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Carolyn Bryant Donham, accuser at center of Emmett Till death, dies

(CNN) — Carolyn Bryant Donham, the White woman whose accusation led to the 1955 lynching of Black teen Emmett Till in Mississippi — and whose role in the brutal death was reconsidered by a grand jury as recently as last year — has died in Louisiana, the Calcasieu Parish coroner’s office confirmed to CNN.

Donham, 88, died Tuesday in Westlake, according to a fact of death letter from the coroner.

Malik Shabazz, with Black Lawyers for Justice, said in a statement Thursday that Donham’s legacy “will be one of dishonesty and injustice.”

“Carolyn Bryant’s death brings a conclusion to a painful chapter for the Emmett Till family and for Black peoples in America. The tragic part about Bryant’s death was that she was never held accountable for her role in the death of young Emmett Till, who is the martyr for the Civil Rights Movement,” the statement reads.

In August 1955, 14-year-old Emmett was beaten and shot to death after he allegedly whistled at Bryant — now Donham — in Money.

Later, her husband, Roy Bryant, and J.W. Milam, took Emmett from his bed and ordered him into the back of a pickup truck and beat him before shooting him in the head and tossing his body into the Tallahatchie River. They were both acquitted of murder by an all-White jury following a trial in which Carolyn Bryant testified that Emmett grabbed and verbally threatened her.

Milam, who died in 1980, and Bryant, who died in 1994, admitted to the killing in a 1956 interview with Look magazine.

In 2007, a Mississippi grand jury declined to indict Donham on any charges.

Donham testified in 1955 that Emmett grabbed her hand and waist and propositioned her, saying he had been with “White women before.” But years later, when professor Timothy Tyson raised that trial testimony in a 2008 interview with Donham, he claimed she told him, “That part’s not true.”

The interview was included in Tyson’s book, “The Blood of Emmett Till.”

In a statement after Donham’s death, Tyson said: “68 years ago, there was the unspeakable murder of Emmett Till, a 14-year-old Black boy from Chicago. It has comforted America to see this as a story about monsters, her one of them. But the truth is what was unspeakable was the American social order that did nothing about Emmett Till or thousands more like him.”

The prospect that the woman at the center of Emmett’s case had recanted her testimony — which the US Justice Department said in a memo would contradict statements she made during the state trial in 1955 and later to the FBI — prompted calls for authorities to reopen the investigation.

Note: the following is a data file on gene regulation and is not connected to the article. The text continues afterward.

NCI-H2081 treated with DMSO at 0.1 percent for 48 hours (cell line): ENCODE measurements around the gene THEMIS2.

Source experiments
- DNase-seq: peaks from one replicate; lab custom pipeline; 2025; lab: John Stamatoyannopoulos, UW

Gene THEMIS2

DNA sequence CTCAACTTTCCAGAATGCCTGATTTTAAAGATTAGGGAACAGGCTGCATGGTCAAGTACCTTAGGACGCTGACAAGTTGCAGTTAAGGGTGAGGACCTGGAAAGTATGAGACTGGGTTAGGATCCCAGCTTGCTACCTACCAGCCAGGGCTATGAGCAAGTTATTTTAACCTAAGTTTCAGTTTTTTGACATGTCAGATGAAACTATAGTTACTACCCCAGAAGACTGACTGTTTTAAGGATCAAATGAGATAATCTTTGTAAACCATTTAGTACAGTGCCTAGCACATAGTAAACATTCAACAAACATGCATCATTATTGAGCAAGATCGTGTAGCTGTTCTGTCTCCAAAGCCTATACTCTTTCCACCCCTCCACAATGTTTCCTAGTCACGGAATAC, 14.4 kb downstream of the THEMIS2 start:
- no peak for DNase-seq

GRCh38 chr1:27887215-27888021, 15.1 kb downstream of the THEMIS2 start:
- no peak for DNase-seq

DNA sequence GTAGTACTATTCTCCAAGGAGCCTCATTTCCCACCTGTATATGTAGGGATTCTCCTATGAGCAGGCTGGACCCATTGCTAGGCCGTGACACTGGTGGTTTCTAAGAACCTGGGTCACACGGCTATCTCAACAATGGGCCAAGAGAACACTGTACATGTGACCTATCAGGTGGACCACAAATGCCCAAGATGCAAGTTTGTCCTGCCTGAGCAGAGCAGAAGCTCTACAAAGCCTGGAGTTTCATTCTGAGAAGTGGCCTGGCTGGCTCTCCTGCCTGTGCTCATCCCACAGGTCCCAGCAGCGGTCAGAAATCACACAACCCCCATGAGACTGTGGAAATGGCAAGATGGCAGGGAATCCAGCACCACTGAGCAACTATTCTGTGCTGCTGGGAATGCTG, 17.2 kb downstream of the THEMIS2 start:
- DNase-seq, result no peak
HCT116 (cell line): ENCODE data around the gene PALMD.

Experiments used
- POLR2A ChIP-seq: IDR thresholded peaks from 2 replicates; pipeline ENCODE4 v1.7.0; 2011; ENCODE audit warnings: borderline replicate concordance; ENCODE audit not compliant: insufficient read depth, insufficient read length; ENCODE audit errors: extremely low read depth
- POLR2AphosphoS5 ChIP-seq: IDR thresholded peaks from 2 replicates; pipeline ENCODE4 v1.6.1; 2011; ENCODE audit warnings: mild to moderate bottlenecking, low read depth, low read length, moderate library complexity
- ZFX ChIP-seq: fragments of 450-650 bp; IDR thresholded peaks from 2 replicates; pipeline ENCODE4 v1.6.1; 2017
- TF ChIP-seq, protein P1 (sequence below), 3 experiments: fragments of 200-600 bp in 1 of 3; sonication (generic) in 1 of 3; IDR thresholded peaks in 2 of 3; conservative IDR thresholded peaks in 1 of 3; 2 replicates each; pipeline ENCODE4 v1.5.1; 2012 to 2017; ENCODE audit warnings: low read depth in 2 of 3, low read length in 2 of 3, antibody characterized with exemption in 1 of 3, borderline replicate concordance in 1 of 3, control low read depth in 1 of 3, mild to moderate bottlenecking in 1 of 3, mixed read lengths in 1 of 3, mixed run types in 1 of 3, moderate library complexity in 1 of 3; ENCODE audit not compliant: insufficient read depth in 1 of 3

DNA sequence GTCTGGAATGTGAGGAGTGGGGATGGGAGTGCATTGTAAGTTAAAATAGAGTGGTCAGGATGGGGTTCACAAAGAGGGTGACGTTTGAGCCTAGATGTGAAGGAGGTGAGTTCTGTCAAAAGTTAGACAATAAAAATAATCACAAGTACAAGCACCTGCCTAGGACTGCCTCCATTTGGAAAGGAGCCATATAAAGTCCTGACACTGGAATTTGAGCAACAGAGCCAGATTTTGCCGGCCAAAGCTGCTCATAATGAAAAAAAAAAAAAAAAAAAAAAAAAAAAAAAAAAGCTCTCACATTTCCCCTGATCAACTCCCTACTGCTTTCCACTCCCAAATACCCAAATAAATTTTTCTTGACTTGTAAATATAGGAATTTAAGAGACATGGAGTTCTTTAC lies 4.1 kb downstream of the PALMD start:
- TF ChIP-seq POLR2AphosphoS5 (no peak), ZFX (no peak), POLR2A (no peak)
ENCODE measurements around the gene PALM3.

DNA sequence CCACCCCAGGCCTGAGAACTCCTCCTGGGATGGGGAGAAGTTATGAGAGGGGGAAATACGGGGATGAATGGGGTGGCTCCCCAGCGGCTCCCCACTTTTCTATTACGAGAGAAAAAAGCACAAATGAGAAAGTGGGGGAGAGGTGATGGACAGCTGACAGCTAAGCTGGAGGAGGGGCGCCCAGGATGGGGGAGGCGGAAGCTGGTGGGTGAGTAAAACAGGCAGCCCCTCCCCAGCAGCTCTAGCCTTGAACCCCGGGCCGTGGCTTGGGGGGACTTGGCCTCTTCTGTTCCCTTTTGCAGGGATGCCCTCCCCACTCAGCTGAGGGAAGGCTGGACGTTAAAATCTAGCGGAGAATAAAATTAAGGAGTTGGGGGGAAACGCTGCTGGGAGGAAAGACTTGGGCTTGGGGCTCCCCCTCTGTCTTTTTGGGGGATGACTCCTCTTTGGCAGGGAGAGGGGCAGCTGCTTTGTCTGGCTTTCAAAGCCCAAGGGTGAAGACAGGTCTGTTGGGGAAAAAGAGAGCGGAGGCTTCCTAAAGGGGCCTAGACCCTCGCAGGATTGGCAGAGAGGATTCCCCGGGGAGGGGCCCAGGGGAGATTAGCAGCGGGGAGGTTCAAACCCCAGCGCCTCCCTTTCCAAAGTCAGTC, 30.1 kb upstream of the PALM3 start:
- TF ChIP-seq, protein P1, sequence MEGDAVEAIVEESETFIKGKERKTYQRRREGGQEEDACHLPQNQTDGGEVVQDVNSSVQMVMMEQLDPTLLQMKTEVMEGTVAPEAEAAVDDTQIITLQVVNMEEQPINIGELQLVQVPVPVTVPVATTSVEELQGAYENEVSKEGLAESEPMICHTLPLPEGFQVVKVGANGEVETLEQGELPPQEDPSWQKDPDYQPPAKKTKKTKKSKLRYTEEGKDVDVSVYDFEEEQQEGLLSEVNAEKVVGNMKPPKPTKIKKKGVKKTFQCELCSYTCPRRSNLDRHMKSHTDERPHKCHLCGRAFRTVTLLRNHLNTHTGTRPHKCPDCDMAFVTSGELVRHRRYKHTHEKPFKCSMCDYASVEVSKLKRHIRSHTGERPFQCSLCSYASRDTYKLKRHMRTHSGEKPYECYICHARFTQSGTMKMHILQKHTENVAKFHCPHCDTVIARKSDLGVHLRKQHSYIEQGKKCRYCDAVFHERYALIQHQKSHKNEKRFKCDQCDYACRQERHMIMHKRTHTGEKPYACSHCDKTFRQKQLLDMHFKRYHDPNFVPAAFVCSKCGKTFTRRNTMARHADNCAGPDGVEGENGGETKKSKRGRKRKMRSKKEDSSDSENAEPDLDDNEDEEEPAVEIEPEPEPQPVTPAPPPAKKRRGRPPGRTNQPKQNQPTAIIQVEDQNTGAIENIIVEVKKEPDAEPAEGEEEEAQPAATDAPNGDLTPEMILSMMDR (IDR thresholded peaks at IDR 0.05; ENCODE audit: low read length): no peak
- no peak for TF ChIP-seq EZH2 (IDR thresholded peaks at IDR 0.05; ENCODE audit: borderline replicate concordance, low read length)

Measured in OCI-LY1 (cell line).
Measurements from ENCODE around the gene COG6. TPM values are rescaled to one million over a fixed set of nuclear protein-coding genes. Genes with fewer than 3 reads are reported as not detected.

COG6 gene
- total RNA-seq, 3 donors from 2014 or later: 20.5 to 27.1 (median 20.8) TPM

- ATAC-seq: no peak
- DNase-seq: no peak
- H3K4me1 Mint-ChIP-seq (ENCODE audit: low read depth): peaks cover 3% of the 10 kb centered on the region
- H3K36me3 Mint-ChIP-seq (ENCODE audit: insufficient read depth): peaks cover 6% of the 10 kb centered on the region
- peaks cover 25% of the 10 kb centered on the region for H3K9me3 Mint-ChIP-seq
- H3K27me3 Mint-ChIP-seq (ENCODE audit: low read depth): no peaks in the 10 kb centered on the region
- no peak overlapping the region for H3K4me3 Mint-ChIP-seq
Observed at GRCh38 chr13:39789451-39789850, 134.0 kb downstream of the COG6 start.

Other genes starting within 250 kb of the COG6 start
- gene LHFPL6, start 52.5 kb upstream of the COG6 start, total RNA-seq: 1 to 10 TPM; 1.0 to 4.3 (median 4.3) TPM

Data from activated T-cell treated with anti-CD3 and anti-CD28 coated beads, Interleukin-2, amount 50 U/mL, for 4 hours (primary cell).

The DOJ, which had already re-examined and closed the case in 2007, reopened the probe into Emmett’s killing in 2018. But the case was closed in December 2021 after the DOJ’s Civil Rights Division concluded it could not prove Donham had lied. When questioned directly, Donham adamantly denied to investigators that she had recanted her testimony.

In August 2022, a Leflore County, Mississippi, grand jury declined to indict Donham, deciding there was insufficient evidence to indict her on charges of kidnapping and manslaughter, according to a statement from District Attorney Dewayne Richardson.

The grand jury heard the testimony from witnesses detailing the investigation of the case from 2004 to the present day and considered both charges, Richardson said.

“After hearing every aspect of the investigation and evidence collected regarding Donham’s involvement, the Grand Jury returned a ‘No Bill’ to the charges of both Kidnapping and Manslaughter,” the statement said. “The murder of Emmett Till remains an unforgettable tragedy in this country and the thoughts and prayers of this nation continue to be with the family of Emmett Till.”

The Rev. Wheeler Parker Jr., Emmett’s cousin and the last living witness to the abduction, said on Thursday after Donham’s death: “Our hearts go out to the family of Carolyn Bryant Donham. As a person of faith for more than 60 years, I recognize that any loss of life is tragic and don’t have any ill will or animosity toward her.”

“Even though no one now will be held to account for the death of my cousin and best friend, it is up to all of us to be accountable to the challenges we still face in overcoming racial injustice,” he said.

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